This isn't the story of a horse that was expected to win. This is about a horse that would finish the race as he began: in last place. But somewhere along the backstretch, something began to happen. The Horse from Nowhere started gaining ground. As the field rounded the final turn, the announcer excitedly described the leaders, first one then another, and only as horse and rider suddenly emerged along the rail did he shout, "Mine That Bird come now to take the lead..."

The odds were 50:1. Who in their right mind would risk $1000.00 to win $100,000.00 on a relatively unproven horse? To all appearances, he didn't have a chance. Not a snowball's chance. It would have made as much sense to take that thousand dollars and use it to light a post-race cigar. But not only did Mine That Bird win, he won by the greatest margin of victory since 1946.

It might have been the track -- it was wet and he might be a "mudder," to put it in racing jargon. The kind of track that slows other horses is just right for him. The longer races of the Triple Crown may be his undoing. Then again, it just might be that Mine That Bird is a horse with more talent and nerve than anyone imagined and the Kentucky Derby is just the beginning. I hope so. I hope he proves that you can come from nowhere and beat the odds. I hope he shows us all that achievement isn't about expectations or reputation: it's about drive and desire.

It's about heart.

(Creative Commons image of Mine That Bird by Jerry W. Lewis via Flickr)

Saturday, May 2, 2009

Drums Along The Mohawk

This morning I was sitting in front of the tube with a cup of coffee, trying to wake up, when I happened upon the 1939 John Ford film, Drums Along the Mohawk, with Henry Fonda and Claudette Colbert. The setting is upstate New York in 1776. Fonda marries Colbert and they travel by covered wagon to his farm near the Mohawk River. As the story unfolds, Colbert alternates between hysterics and courage, growing into her full self on the Revolutionary frontier. Fonda is a farmer who becomes a hero (naturally) in a battle with the British. Despite the predictability it's a fun film, especially if you like the classics.

At one point, all of the neighbors gather to help Fonda clear the trees from a plot of ground and I couldn't help but imagine that must have been what it was like here, just about 230 years ago, with the founders of this Maine farm. I may be wrong, but I doubt the hayfield was open ground ringed by trees as it is today. My guess is, they cleared it tree by tree, pulling stumps one by one with a team of horses or oxen. Hollywood may have gotten this one right.

I like history and the Revolutionary period in America is one of my favorite subjects. A wise relative, most likely my childless maternal aunt, gave me a copy of the Golden Book of the American Revolution when I was about seven and I've been hooked ever since. She used to call me "Sport," and she was the kind of aunt every boy should have.

Film is a chronicle of American History. Now, it can be argued that it's really a chronicle of the filmmaker's view of American History and that's true. But filmmakers are products of their time and they can demonstrate prevailing trends in thought and perspective. In 1939 Germany was driving into Poland and America generally wished to avoid becoming embroiled in another European war. It was the same year James Stewart as Mr. Smith, went to Washington, John Wayne galloped across Monument Valley in Stagecoach, and Clark Gable's Rhett Butler uttered the first swear word on film, telling Scarlet, "Frankly my dear, I don't give a damn." And, of course, Dorothy visited the Land of Oz. We were looking back and our eyes were fixed on home.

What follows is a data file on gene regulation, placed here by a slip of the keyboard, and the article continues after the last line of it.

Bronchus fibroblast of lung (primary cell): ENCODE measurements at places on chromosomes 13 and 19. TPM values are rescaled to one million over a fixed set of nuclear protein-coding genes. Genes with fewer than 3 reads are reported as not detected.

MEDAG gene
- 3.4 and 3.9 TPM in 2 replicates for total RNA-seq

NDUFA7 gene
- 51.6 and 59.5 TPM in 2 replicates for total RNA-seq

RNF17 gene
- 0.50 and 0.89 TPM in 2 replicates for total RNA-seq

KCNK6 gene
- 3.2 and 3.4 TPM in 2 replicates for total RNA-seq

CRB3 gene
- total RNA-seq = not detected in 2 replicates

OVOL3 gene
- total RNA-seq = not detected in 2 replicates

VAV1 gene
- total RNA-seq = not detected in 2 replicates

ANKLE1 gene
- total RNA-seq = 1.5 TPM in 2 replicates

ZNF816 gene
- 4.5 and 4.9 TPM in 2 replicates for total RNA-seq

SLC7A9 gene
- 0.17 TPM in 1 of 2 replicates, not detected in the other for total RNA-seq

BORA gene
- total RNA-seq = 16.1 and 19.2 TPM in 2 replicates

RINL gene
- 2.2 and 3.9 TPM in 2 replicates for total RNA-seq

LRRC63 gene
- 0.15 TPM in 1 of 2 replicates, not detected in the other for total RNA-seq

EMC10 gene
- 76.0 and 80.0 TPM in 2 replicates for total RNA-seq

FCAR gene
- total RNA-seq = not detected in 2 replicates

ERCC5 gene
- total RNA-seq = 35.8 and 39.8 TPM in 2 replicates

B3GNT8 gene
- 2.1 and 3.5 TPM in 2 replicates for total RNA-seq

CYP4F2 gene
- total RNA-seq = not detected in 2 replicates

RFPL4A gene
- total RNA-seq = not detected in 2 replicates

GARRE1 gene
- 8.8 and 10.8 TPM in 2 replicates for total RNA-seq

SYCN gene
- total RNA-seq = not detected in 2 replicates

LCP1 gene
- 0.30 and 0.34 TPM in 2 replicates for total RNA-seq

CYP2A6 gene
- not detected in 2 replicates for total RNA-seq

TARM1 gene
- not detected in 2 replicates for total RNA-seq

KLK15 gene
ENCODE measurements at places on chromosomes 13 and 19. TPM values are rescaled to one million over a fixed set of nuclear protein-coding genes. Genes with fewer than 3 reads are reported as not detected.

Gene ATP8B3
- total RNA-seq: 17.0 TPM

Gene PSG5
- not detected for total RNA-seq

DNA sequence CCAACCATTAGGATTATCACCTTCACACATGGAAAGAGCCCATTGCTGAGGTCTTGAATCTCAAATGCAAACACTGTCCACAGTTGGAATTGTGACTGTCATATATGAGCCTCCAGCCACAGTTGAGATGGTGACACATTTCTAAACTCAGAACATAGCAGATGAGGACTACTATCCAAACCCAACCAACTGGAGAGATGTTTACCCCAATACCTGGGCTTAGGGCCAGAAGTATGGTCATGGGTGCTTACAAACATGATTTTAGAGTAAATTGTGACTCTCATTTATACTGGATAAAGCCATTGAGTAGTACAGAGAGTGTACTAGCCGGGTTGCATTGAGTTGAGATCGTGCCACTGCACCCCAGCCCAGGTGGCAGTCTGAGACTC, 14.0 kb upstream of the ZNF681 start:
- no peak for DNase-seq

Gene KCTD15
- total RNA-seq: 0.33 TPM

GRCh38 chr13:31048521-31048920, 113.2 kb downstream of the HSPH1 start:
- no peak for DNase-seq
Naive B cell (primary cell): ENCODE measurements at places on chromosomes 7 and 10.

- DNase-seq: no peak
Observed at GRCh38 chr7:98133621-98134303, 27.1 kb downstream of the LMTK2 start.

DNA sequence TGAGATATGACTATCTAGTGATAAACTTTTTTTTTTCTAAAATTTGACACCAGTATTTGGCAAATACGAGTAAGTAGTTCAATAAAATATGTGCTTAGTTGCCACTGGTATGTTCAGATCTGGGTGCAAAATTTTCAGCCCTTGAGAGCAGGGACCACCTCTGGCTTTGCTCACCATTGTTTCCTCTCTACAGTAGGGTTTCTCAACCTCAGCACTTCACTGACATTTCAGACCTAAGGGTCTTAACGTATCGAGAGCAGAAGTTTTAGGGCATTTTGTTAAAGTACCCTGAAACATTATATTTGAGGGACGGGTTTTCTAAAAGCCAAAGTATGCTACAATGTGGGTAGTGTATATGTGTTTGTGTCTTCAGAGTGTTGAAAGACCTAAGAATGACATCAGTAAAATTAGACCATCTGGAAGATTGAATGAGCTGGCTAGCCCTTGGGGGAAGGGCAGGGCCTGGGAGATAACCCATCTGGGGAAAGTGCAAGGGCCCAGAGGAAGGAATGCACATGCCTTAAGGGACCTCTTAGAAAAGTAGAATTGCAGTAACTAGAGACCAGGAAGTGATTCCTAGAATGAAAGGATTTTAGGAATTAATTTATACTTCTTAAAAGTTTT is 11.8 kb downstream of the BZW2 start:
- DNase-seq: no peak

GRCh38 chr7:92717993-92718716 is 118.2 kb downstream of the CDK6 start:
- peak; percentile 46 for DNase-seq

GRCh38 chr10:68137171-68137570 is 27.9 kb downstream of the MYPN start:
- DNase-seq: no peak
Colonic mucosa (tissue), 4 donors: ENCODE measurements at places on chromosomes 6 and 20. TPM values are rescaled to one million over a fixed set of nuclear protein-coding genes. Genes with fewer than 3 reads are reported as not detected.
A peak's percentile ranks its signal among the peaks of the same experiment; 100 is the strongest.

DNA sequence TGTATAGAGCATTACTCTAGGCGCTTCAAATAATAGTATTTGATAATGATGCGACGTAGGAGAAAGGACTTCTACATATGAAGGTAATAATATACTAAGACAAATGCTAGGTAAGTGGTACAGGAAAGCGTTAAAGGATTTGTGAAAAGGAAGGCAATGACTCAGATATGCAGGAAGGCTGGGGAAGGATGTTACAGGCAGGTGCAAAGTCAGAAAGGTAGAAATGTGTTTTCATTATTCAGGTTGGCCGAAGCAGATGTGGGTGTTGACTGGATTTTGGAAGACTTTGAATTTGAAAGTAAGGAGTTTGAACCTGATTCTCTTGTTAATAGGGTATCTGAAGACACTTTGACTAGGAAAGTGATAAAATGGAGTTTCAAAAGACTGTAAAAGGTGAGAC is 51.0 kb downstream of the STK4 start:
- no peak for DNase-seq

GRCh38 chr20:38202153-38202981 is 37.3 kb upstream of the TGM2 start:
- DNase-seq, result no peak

Maybe our tastes have become more sophisticated and technology more tantalizing with the advent of CGI, but those older films show us something about the way we were (no pun intended, for fans of Robert Redford and Barbara Streisand). Tempting as it may be to find the newest release on Redbox, a little time spent on Turner Classic Movies instead can be an eye-opener. Since you've already paid for cable, why not?

Photograph by the author, copyright 2013, all rights reserved.

Friday, May 1, 2009

Hobbies? You Must Be Joking.

I had an interesting experience today. During an orientation meeting for planning third-year hospital rotations, I was asked whether I had any hobbies. Now, ordinarily, that might seem like a completely harmless question and under any other circumstances, I would have been able to come up with at least a few. But today, with the pressure of end-of-term exams looming, the idea of having a hobby struck me as almost humorous.

As anyone who is either a medical student or late-life graduate student knows, having free-time activities is important for maintaining some semblance of sanity. At the same time, the idea of having anything that even looks like "free-time" is more of a fantasy than reality. The truth is, taking time for a hobby feels more like stealing because there is always more studying to do.

So, here I am, a time thief, writing instead of studying. Parents face a similar dilemma because, once they're returned home from work, their evenings are absorbed by after school activities, homework, laundry, and bed-time stories. Not that anyone begrudges our children for this, but it's still one of the facts of life. And once the kids are old enough to drive themselves, we wax lyrical about the days when they weren't. Or maybe we become wistful now and again.

I don't have a solution, really. I just know that stolen moments with a novel in the bathroom are better than none at all. And if I study more effectively because I've spent some precious time writing, then it pays off in the end. Anyway, that's what I tell myself. I hope I'm right.